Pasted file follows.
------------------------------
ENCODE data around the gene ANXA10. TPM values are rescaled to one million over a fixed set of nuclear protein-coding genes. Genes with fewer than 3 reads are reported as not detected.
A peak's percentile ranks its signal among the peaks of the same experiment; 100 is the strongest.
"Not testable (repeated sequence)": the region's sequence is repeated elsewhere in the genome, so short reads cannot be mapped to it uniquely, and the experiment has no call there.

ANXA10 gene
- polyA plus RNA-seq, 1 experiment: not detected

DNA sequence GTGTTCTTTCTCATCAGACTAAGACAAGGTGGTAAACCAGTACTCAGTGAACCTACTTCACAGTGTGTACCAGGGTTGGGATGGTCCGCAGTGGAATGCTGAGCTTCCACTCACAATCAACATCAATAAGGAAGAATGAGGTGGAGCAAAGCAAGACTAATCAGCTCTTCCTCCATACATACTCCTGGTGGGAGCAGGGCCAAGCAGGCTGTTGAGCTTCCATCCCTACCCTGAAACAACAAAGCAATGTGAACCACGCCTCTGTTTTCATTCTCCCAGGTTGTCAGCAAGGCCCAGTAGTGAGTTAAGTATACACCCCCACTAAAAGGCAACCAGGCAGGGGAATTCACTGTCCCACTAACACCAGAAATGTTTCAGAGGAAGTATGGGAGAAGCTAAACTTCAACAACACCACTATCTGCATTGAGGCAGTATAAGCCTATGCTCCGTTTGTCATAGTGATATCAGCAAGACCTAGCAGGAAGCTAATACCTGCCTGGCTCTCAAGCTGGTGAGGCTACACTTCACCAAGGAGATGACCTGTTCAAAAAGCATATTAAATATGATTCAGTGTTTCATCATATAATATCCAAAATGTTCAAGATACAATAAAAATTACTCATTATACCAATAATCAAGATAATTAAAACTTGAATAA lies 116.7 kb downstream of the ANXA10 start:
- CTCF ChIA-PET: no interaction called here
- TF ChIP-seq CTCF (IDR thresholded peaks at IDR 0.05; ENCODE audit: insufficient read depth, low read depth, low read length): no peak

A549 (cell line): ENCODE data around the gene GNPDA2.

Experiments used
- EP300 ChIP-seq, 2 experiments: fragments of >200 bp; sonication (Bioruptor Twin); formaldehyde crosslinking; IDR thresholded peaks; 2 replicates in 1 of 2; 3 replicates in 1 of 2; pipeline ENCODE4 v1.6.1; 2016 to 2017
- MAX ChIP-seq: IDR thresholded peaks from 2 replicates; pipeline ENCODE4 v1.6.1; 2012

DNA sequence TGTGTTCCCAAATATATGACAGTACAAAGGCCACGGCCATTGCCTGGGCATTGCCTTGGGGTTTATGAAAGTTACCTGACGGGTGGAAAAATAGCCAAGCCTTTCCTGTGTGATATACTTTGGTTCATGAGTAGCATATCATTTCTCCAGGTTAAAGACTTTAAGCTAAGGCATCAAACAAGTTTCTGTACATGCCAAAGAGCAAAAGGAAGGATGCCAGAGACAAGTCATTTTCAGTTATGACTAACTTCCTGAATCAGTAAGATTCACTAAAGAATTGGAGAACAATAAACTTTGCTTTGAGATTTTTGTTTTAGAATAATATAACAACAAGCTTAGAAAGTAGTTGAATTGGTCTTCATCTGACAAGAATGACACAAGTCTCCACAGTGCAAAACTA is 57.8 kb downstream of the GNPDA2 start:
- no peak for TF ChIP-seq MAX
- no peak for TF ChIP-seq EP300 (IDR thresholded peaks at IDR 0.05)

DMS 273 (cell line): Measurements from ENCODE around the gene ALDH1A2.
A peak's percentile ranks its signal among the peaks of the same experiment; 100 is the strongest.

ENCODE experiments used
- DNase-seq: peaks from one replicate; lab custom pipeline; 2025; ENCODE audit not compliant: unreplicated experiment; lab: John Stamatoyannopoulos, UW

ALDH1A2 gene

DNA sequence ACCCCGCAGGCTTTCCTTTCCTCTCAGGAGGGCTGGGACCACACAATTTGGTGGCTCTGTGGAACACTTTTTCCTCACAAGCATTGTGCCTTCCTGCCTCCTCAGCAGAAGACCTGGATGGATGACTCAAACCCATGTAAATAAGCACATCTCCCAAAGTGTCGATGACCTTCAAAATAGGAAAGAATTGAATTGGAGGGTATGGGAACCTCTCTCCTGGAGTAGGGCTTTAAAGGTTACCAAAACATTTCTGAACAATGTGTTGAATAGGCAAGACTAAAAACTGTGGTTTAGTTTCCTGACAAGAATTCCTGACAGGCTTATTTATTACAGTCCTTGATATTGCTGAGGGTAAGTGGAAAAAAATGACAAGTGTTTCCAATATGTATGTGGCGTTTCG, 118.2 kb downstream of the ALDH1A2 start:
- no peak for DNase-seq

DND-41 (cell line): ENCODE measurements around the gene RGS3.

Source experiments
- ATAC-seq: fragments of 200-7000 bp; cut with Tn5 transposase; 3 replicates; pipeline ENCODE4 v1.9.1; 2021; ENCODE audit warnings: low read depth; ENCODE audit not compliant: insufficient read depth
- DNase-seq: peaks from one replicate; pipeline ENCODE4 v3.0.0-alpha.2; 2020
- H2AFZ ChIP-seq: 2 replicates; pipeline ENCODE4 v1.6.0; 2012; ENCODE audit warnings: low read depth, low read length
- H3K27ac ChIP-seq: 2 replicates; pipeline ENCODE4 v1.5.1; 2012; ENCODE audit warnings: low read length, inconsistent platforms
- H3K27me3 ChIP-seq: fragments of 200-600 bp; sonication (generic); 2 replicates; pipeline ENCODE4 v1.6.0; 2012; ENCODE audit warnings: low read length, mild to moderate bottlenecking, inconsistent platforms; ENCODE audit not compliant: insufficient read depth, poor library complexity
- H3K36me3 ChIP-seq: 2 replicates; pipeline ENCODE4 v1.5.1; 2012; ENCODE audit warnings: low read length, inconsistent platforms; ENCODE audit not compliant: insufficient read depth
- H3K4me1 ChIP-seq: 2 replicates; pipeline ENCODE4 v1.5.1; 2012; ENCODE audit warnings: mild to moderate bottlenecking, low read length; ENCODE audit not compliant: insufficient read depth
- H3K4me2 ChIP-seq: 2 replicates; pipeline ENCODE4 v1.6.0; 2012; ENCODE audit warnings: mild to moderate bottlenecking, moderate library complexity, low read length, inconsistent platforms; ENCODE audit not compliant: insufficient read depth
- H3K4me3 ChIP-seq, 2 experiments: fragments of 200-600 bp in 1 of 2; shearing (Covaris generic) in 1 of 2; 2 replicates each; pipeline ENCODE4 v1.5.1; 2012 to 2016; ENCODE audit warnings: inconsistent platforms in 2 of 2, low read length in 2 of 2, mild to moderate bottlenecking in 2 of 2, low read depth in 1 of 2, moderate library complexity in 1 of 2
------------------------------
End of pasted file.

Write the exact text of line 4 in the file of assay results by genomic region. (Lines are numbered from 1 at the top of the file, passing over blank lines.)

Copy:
ANXA10 gene